This new challenge of a different format (from novel writing) and a short timeline (2 months) means that I've been stretching my skills and my perspective. At the risk of being 2016-blog-trendy, here's 5 lessons I'm learning from screenwriting.
If you're a writer and you've never been to the Surrey International Writer's Conference, I would recommend it.
Every kind is there, from the successful to the absurd (there was a guy in silver spray-painted hat, coat and boots...), and big names like Diana Gabaldon, Jack Whyte, Robert Dugoni, Eileen Cook, and Jasper Fforde.
There seems to be an enthusiastic misconception about my attending these conferences. "Ash! Did you get a book deal?" Sadly no. I wish it were that simple. Here's some insight into the conference and also the publishing industry.
For those of you who aren't familiar, let me explain: the traditional publishing industry has raised its bar. It's extraordinarily difficult to attract the attention of a major publishing house (eg. Penguin, Harper Collins, etc.) without an agent. It's kind of like selling your house (except in the opposite of Vancouver's market): with a surplus of houses on the market, how can you sell it without an expert?
Answer: writers who want to get traditionally published (vs self-published) are wise to get an agent. However. There is a surplus of aspiring writers. How do you attract an agent? You either query (like cold calling, but via email) your manuscript, or you meet them in person at a conference. If, during this 5-10 min pitch session, they like the sound of your story and get the sense that you're a generally non-crazy person, they'll "request a submission". It's your golden ticket; your VIP pass that puts you ahead of every other writer in the query "slush pile". If the agent likes your writing, they may give an "offer of representation", and if you accept, voila, you have an agent. No, not a book deal, but an expert who can sell it to the publishing houses.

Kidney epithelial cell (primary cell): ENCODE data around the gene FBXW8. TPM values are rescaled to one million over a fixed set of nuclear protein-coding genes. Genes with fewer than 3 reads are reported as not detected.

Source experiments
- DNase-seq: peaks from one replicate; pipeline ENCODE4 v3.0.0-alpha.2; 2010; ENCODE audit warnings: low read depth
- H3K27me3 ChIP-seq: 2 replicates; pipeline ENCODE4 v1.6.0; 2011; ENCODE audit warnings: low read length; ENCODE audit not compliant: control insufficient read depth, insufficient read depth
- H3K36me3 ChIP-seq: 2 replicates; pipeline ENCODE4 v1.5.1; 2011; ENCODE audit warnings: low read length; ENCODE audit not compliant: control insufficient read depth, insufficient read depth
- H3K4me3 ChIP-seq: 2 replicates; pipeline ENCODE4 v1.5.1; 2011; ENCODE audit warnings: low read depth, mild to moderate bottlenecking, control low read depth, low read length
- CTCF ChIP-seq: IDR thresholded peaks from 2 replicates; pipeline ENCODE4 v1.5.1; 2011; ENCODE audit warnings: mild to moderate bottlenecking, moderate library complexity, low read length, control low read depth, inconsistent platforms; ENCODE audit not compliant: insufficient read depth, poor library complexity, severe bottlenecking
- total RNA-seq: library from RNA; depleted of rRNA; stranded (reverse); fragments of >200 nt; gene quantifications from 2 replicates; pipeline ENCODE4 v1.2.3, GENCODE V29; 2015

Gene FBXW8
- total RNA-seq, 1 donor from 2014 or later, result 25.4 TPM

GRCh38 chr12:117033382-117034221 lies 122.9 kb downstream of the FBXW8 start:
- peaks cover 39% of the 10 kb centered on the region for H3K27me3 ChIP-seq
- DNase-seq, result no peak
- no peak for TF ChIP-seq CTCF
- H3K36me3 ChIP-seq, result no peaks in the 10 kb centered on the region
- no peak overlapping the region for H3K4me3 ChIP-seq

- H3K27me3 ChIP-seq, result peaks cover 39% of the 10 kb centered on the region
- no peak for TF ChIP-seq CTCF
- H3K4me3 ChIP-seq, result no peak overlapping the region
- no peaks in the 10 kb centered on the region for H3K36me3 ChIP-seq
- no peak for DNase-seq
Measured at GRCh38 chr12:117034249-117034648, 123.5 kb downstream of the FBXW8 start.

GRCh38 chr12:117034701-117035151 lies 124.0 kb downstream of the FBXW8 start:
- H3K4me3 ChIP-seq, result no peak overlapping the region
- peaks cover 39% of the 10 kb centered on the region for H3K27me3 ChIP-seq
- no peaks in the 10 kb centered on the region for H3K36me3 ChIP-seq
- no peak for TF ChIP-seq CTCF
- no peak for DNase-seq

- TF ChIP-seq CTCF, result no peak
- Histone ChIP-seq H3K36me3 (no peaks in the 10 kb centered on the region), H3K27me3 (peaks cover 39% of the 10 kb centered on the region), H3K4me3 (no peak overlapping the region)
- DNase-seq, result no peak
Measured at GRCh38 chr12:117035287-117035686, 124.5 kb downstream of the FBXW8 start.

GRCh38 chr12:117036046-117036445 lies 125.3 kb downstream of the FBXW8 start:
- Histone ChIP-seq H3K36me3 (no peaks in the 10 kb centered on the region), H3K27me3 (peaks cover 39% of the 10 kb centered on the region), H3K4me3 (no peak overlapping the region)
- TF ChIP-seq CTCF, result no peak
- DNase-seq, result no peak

Blue Pencil sessions are 15 minutes with a published author. You give them the first 3 pages of your manuscript, and they give you feedback. Pretty straightforward, and you can direct their attention however you prefer.
Because I'm preparing for submission, I signed up for extra pitch sessions and Blue Pencils: 4 of each.
Here's what I learned.
All opinions are subjective.
I had 4 Blue Pencils, each with major authors...hugely successful writers. They all got the same thing: the first 3 pages of Chapter 1. Guess what? They all had completely different advice.
#1 - "You're a good writer. The story's there, it just needs a little editing. Watch your POV shifts."
#2 - "I didn't get a sense of setting or stakes. I don't know what the main character wants."
#3 - "Why don't you start with her doing something domestic, mundane? Add gossip."
By Saturday evening, my story felt like a soup between recipes: too much of everything and utterly tasteless. I was discouraged, because I really did not have the heart or energy for another significant revision. But then... Sunday's Blue Pencil happened.